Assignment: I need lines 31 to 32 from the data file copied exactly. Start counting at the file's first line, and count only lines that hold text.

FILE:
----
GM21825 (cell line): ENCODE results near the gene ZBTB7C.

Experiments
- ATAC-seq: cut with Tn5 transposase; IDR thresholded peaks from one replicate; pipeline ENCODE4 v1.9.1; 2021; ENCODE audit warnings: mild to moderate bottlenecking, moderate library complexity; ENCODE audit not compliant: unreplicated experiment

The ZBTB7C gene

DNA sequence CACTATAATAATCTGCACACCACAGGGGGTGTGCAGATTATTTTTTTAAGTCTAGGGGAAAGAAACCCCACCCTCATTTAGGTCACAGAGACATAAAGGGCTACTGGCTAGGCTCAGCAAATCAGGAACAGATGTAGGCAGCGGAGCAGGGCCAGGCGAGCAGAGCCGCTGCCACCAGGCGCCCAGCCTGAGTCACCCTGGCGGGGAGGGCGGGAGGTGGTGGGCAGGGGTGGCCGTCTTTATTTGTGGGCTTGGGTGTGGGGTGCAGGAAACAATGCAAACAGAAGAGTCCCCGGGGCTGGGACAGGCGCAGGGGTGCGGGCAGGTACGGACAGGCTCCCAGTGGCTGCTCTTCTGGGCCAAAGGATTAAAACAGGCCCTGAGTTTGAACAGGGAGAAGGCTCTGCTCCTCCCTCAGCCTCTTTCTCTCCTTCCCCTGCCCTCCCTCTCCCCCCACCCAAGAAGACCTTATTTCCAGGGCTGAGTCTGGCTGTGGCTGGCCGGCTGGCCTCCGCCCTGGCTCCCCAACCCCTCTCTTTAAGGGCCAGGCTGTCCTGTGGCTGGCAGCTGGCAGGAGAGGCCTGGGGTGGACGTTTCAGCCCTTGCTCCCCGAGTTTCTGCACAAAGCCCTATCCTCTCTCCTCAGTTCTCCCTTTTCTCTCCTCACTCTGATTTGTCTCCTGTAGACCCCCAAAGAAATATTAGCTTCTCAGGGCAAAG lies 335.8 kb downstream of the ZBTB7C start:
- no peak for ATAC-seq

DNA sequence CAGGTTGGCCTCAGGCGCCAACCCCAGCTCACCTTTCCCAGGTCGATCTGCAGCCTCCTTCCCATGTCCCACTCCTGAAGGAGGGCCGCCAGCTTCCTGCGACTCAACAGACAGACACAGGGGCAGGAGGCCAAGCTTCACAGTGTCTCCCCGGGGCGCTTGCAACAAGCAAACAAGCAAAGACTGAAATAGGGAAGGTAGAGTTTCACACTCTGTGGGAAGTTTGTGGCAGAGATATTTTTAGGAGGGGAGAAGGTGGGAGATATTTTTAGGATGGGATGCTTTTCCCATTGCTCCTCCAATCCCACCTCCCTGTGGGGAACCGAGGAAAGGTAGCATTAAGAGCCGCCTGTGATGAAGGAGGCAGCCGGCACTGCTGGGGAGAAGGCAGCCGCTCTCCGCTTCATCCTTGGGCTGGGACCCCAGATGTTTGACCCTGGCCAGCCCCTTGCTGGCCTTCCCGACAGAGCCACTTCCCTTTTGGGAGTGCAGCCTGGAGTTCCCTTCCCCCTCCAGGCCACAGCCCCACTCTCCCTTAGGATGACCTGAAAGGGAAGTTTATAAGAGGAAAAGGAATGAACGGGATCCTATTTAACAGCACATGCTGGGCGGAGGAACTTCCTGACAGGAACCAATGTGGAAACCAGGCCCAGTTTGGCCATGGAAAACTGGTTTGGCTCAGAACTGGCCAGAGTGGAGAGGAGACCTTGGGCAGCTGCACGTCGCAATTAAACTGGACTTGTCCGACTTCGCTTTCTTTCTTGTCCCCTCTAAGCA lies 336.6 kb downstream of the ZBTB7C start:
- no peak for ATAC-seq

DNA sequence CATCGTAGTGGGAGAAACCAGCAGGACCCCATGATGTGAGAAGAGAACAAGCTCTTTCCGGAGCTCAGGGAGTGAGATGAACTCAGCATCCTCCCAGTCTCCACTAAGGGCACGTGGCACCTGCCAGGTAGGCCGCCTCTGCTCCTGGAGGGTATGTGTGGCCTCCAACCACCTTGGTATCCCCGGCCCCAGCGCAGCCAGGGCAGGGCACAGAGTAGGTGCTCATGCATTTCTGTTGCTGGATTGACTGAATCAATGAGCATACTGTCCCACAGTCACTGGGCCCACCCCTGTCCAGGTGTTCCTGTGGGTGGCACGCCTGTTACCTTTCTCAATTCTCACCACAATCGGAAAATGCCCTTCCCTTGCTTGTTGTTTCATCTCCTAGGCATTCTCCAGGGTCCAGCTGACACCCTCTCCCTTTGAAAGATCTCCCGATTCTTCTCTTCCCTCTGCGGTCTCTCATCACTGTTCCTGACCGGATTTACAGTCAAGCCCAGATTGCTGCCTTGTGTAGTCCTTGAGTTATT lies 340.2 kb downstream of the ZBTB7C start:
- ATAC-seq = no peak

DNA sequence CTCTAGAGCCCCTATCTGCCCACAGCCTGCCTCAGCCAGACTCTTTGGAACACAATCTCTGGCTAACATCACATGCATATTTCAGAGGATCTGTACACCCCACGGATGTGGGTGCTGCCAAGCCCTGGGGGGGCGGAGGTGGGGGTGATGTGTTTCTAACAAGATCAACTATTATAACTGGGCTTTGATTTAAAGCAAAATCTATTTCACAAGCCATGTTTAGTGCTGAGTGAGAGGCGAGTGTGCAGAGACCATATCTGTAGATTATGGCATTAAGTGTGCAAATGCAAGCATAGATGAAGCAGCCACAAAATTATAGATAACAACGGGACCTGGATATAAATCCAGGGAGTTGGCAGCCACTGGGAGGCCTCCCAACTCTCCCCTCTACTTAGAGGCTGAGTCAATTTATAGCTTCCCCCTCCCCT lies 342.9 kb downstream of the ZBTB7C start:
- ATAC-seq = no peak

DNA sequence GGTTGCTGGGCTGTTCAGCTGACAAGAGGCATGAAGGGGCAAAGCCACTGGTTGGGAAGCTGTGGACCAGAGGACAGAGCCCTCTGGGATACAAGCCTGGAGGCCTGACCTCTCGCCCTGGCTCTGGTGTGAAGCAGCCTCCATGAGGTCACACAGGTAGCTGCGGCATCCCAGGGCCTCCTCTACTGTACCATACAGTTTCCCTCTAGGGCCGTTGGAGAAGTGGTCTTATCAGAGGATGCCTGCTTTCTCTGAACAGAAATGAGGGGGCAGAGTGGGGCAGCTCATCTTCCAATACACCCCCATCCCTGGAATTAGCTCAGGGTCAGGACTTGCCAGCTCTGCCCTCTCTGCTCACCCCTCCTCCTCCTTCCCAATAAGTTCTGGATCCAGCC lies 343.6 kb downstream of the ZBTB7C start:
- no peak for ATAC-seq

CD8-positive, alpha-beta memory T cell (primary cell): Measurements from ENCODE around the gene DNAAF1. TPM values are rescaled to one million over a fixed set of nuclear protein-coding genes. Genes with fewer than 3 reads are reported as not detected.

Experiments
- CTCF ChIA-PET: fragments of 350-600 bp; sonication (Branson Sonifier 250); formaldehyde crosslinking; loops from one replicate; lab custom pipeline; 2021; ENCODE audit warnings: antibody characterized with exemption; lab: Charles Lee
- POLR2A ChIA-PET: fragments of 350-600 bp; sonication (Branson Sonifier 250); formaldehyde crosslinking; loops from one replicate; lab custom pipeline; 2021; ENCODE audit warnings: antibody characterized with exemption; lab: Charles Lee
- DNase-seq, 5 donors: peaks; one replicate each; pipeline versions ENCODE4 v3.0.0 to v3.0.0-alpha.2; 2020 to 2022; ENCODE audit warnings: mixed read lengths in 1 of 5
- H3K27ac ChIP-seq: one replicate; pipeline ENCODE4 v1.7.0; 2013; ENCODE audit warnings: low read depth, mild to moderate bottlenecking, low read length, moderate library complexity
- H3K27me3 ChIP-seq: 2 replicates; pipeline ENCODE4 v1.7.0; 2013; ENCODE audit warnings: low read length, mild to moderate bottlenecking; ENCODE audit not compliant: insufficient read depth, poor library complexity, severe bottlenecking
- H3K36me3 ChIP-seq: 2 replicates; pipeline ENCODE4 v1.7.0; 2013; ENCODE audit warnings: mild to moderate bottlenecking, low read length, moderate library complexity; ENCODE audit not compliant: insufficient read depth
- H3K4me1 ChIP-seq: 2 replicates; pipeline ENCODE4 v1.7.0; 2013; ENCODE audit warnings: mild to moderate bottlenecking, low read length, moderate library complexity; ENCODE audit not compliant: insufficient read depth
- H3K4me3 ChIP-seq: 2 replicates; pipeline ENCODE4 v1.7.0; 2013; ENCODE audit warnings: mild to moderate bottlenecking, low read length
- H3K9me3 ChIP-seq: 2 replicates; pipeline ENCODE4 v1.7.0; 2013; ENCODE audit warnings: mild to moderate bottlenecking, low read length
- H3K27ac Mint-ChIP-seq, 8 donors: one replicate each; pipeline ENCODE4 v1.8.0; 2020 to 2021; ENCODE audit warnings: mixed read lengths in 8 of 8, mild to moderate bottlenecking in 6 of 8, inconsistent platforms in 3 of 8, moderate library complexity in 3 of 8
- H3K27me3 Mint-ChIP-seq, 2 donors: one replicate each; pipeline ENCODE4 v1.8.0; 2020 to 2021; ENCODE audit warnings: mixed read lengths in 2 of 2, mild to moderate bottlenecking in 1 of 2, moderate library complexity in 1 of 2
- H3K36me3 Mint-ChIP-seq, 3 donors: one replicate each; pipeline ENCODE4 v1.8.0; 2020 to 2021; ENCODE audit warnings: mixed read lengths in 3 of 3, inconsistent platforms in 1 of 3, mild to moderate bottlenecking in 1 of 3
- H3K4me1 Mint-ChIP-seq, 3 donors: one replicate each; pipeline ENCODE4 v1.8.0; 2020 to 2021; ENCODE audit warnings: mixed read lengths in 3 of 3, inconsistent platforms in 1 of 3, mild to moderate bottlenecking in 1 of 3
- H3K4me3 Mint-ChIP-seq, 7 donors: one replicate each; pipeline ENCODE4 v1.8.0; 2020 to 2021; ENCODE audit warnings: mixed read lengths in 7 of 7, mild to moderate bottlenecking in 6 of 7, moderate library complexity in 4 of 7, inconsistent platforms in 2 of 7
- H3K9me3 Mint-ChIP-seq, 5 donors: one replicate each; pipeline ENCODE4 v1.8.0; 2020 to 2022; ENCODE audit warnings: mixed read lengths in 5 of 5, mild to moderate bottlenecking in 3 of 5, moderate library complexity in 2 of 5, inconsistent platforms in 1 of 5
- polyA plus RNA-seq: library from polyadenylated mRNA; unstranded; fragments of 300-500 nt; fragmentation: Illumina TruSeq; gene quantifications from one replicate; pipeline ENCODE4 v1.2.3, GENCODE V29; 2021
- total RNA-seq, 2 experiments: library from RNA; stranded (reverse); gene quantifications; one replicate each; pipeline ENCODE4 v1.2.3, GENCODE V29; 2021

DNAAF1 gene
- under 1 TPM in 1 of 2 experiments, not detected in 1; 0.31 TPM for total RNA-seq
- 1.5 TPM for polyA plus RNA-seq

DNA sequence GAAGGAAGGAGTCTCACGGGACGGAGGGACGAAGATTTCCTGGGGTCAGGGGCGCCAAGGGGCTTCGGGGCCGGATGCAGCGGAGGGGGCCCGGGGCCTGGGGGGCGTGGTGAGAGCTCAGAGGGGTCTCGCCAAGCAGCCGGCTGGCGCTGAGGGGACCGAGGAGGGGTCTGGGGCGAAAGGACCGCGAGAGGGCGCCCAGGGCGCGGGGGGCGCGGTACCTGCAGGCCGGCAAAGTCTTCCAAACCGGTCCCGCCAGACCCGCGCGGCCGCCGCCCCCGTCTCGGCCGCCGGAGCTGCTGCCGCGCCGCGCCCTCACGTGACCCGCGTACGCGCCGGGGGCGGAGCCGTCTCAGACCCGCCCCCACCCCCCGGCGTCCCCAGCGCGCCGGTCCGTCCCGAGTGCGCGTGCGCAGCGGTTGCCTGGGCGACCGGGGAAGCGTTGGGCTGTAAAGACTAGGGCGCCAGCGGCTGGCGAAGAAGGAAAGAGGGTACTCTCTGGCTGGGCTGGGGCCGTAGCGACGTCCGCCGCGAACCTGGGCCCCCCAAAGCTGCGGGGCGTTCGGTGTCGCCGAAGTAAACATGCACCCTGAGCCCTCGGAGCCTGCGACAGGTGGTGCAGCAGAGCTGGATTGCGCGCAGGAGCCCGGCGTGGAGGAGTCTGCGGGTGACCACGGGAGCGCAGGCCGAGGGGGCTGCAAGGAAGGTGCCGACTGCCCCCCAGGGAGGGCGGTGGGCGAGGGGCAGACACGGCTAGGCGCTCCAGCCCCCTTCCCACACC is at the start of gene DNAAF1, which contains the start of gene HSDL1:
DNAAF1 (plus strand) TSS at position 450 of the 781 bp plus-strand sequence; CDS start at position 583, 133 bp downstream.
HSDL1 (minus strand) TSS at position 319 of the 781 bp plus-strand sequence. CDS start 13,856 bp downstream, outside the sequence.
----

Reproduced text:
- H3K9me3 Mint-ChIP-seq, 5 donors: one replicate each; pipeline ENCODE4 v1.8.0; 2020 to 2022; ENCODE audit warnings: mixed read lengths in 5 of 5, mild to moderate bottlenecking in 3 of 5, moderate library complexity in 2 of 5, inconsistent platforms in 1 of 5
- polyA plus RNA-seq: library from polyadenylated mRNA; unstranded; fragments of 300-500 nt; fragmentation: Illumina TruSeq; gene quantifications from one replicate; pipeline ENCODE4 v1.2.3, GENCODE V29; 2021